First off let me say this: The page has a periodic table for SEO “elements”, but if you’re like me and cringe at the thought of anything science related, don’t panic. It’s easy to navigate and very helpful.
Let’s break down the periodic table searchengineland.com provides us with:
- According to searchengineland, there are three parts to focus on in their periodic table: on-the-page-SEO, off-the-page-SEO and violations… easy enough..right?
- These three parts contain subgroups, but it’s important to note that violations are universal and are found throughout the chart. My brain felt violated trying to understand this…Just kidding! It’s really simple.
- The elements are given their two-letter symbol through a simple equation. You add the letter of the sub-group, make that the the first letter and allow the second letter to be the individual factor (e.g. Cq = quality…q for quality a.k.a the factor… C is for the subgroup Content).
That’s about it really. The rest of the guide provided by searchengineland.com kind of breaks down the subgroups and elements.
Here’s something that struck a chord with me: No matter how interesting an HTML may be, you need good content! Seems pretty obvious, but important.
Understanding SEO is a lot about self-responsibility when it comes to the “on-the-page” part. What do you want to put out? What’s your layout like? All your choices, but it doesn’t hurt to have helpful outside opinions. Off-the-page-issues are sometimes out of the control of publishers, but that doesn’t mean they shouldn’t be aware of them.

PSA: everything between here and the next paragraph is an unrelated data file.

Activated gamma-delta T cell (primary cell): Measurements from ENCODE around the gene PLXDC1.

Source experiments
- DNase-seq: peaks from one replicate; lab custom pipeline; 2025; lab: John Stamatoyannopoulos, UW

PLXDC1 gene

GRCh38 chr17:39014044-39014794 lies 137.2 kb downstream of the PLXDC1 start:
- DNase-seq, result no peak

Searchengineland.com does a superb job at bridging the gap between experts in SEO and newbies, like myself. There goal was to cater to the newbies, but help refresh the vets. Bravo, searchengineland.com.
Now, let’s get to the exciting part in this week’s independent study lesson… an interview with Elizabeth Ann Lowder! Thanks to Prof. Brantley, I was able to get in touch with Elizabeth, who works as a social media specialist at AL.com. Elizabeth was pretty cool. She worked for awhile at the North Carolina Sports Hall of Fame as a social media specialist, and got to meet Coach K. I was jealous.
She told me everything and anything about SEO. We even created a definition, that basically stated that SEO is a way too better navigate search engines to find what you want, when you want.
At AL.com, Elizabeth specializes on sports. She told me this weekend she spent 18 hours working thanks to the Auburn fan who tried to light the tree on fire at Toomer’s Corner (those trees can never catch a break).
Elizabeth told me that SEO doesn’t always have to be about asking questions. Also, you don’t need SEO tools to create searchable content. She really focused on the “organic” side of SEO, and that was helpful for someone like me. I’m not trying to shell out money to help find keywords. She said that a lot of SEO is based off an understanding of your audience, and sometimes having a team that solely focuses on SEO. Some of the journalists Elizabeth deals with are focused mainly on writing, and that’s where the SEO team comes in. But, in this day in age, it’s best to be a multi-talented journalist and understand how to generate organic views and hits.
The only perplexing question for both of us was the idea of the changing landscape of SEO. Where will it be in the next ten years? For Elizabeth, the focus was more on the mobile end. But, we both left the interview pondering the question. Perhaps, it’s not predictable at the moment. We did agree that Google is the leader for all search engines.